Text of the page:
The story of Ben Kiwanuka

Ben Kiwanuka (as he was popularly known), was the leader of the Democratic Party and he led Uganda to internal self-government in March 1961 until October 1962.  He was the first African Chief Justice of Uganda. He was tragically dragged out of the High Court in Kampala in 1972 by President Amin’s soldiers and was never seen again.

The memorial mass was organised by the Democratic Party and was attended by many political leaders in Uganda.

It was during the struggle for Uganda’s Independence, when the Democratic Party was founded on October 6, 1954 at Rubaga.

The  Democratic  Party, which  is now Uganda’s  oldest Political  Party, was founded by  eight young revolutionary Catholics also  to fight for  Uganda’s  Independence and  national  unity.  The party came with a rallying call to the people of Uganda, which is - “Truth and Justice”.

The eight young revolutionary Catholics were the products of the famous Catholic Schools: Namilyango College, St. Mary’s College Kisubi, St. Henry’s College Kitovu and St. Peter’s Secondary School, Nsambya.

They were Joseph Kasolo, who was the founding President General, Joseph Kasule, founding Secretary General, S.B Kibuuka, P. Nsubuga, AB Serubiri, L.M Tyaba , M. Kiddu and Alphonse Ntale.  Joseph Kasolo led the party for a short time and handed over to Matayo Mugwanya.

In 1958, the party changed leadership from a conservative Matayo Mugwanya to a young, charismatic and visionary British trained Lawyer, Benedicto Kagimu Mugumba Kiwanuka.

Ben Kiwanuka transformed DP into a party of all tribes and all religions.  His external exposure and his good quality of leadership and a clear foresight and visionary mindset made him lead the party to victory in the first general elections of internal self-government and he became the first prime minister from March 1961 to October 1962.

When he formed his cabinet to run the internal self-government in March 1961, he appointed three leading Protestants in the cabinet.  They were Balamu Mukasa, Stanley Bemba, and John Sonko as well as a Muzungu Peter Wilkinson who was the Attorney General.  Another strong pillar of the Democratic Party was Professor Senteza Kajubi who never changed from DP until his death recently.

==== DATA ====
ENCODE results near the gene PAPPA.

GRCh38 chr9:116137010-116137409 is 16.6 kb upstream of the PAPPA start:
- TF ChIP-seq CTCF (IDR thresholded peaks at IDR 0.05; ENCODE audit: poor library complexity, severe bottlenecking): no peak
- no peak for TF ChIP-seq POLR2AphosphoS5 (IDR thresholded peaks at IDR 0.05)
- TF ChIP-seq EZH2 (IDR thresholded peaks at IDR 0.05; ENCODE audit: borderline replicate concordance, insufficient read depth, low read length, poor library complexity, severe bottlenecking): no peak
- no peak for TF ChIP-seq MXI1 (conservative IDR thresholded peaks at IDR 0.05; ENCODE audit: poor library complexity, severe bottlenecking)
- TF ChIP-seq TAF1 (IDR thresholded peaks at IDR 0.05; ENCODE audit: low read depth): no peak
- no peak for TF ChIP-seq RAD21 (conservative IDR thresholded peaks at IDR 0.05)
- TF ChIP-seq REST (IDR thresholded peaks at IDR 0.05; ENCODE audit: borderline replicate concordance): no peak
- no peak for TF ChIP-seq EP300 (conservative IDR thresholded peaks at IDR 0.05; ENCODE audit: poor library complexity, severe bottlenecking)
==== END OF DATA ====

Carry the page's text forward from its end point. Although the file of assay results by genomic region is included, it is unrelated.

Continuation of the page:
As a true nationalist, Ben Kiwanuka stood for national unity and was not a tribalist or a sectarian.  He would straight away tell you that Uganda is the land from Malaba to Rwenzori Mountains at the border with Congo and from Nimule to Mutukula.

Ben Kiwanuka had a clear vision for the political future of this country and more so, for the Baganda to be in power.

In 1959, at the time of registering voters throughout the country for the 1961 general elections, Buganda boycotted the registration exercise “because the British Government had not stipulated clearly what would be the position of the Kabaka and Buganda in an independent Uganda”.

Ben Kiwanuka came out aggressively and told the Baganda to “register as voters because Independence was coming”.

He was joined by his namesake J.W. Kiwanuka, who was the Chairman of Uganda National Congress and they both defied Mengo and urged the Baganda to register as voters.

He used to write articles daily in Uganda Post, Uganda Express, and Uganda Argus and Munno newspapers urging people to register as voters.  Not so many Baganda registered, but outside Buganda people registered in thousands and that was why the Democratic Party won the elections.

What amused people was that in Bugerere County of Buganda, a DP candidate, the late Ponsiano Mulema, got three (3) votes and the Governor said that people had elected him as their MP and he took his seat in the National Assembly.  He became minister for finance and economic planning.

Ben Kiwanuka will always be remembered that soon after forming the internal self-government; he initiated a very remarkable policy.   He sent 400 Ugandan graduates, from all areas of Uganda, to Europe and USA on Government scholarships, for training in different categories of management to take over from European civil servants in the Government.

In October 1961, there was the first Constitutional Conference in Marlborough House, to discuss the Relationship Commission Report by Lord Munster, who had fully recommended a federal system of government for Buganda and Bunyoro, Tooro, Ankole and Busoga.